One of these trainings was the training-workshop on sustainable agriculture and organic farming given by the Kilusang Maralita sa Kanayunan the to fifty-eight (58) indigenous Teduray and Lambangian farmers from the municipalities of Datu Odin Sinsuat, North Upi, and Datu Blah Sinsuat in the province of Maguindana in 2012. The main objective of the five-day training was to provide necessary technologies to enhance the system of sulagad against the constant threats of modern chemical farming and introduction of genetically-modified organisms that strips off the natural fertility and productivity of the traditional agricultural lands and discontinues the use of indigenous seeds respectively.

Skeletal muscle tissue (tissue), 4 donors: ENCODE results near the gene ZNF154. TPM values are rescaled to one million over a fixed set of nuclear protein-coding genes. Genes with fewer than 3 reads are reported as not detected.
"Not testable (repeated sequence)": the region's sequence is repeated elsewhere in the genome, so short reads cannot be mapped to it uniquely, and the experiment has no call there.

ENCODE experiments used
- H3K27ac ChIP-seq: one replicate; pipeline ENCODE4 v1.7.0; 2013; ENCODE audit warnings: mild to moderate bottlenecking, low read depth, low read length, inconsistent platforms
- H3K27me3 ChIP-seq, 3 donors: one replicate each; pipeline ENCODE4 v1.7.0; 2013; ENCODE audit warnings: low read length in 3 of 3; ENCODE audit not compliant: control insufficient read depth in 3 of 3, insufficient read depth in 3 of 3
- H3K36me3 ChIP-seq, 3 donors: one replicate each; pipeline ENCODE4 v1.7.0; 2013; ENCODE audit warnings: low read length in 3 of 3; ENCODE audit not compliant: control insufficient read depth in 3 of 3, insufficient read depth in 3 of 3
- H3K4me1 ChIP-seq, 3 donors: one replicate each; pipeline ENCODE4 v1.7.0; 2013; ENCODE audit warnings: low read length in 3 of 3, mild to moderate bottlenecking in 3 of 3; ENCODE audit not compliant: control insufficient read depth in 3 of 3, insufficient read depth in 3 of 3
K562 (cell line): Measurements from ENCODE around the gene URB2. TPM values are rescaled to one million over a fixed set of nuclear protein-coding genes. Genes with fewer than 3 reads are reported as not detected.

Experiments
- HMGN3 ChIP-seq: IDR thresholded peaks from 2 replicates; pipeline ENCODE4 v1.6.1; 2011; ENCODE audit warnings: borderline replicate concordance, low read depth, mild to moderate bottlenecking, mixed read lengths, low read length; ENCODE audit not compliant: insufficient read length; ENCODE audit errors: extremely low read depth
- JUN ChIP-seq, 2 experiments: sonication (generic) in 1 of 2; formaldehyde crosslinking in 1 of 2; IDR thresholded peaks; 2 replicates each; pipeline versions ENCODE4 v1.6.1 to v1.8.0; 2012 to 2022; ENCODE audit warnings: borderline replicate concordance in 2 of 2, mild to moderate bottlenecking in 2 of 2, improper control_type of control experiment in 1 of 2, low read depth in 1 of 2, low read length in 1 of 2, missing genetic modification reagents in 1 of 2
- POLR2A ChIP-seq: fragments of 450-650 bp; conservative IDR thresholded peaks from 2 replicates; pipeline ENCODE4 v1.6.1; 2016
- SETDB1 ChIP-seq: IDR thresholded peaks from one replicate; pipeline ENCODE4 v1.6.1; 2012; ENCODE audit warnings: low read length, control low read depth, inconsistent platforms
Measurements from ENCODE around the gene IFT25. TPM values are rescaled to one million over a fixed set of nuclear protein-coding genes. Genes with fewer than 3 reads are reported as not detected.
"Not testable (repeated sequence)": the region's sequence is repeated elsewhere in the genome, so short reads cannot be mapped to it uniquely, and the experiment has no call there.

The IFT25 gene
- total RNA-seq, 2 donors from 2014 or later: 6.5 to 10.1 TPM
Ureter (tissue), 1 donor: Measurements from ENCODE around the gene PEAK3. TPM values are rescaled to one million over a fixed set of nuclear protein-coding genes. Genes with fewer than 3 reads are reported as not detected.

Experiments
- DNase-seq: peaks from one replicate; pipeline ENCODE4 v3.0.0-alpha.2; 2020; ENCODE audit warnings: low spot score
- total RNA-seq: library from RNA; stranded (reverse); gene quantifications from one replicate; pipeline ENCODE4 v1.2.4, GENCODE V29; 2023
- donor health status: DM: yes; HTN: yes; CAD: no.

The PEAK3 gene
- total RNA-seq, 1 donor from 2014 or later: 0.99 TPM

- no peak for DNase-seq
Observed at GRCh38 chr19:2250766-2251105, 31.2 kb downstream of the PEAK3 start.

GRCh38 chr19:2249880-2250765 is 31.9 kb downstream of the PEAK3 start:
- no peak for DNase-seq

Through the technical support of the practitioners and agriculturists of the Convergence of NGOs and POs in Zamboanga del Sur for Agrarian Reform and Rural Development (CONZARRD), technical knowledge and skills on organic farming at upland farming system through four crash courses on Sloping Agriculture and Land Technology (SALT). This technique which other communities in the country applied proved to be successful as soil erosion was minimized, soil fertility restored, crop yields were sustained and improved income for upland families was generated. Hence, it was this particular technology that was seen as the most fitted to apply in the areas of the Teduray and Lambangian which are mostly located in the highlands.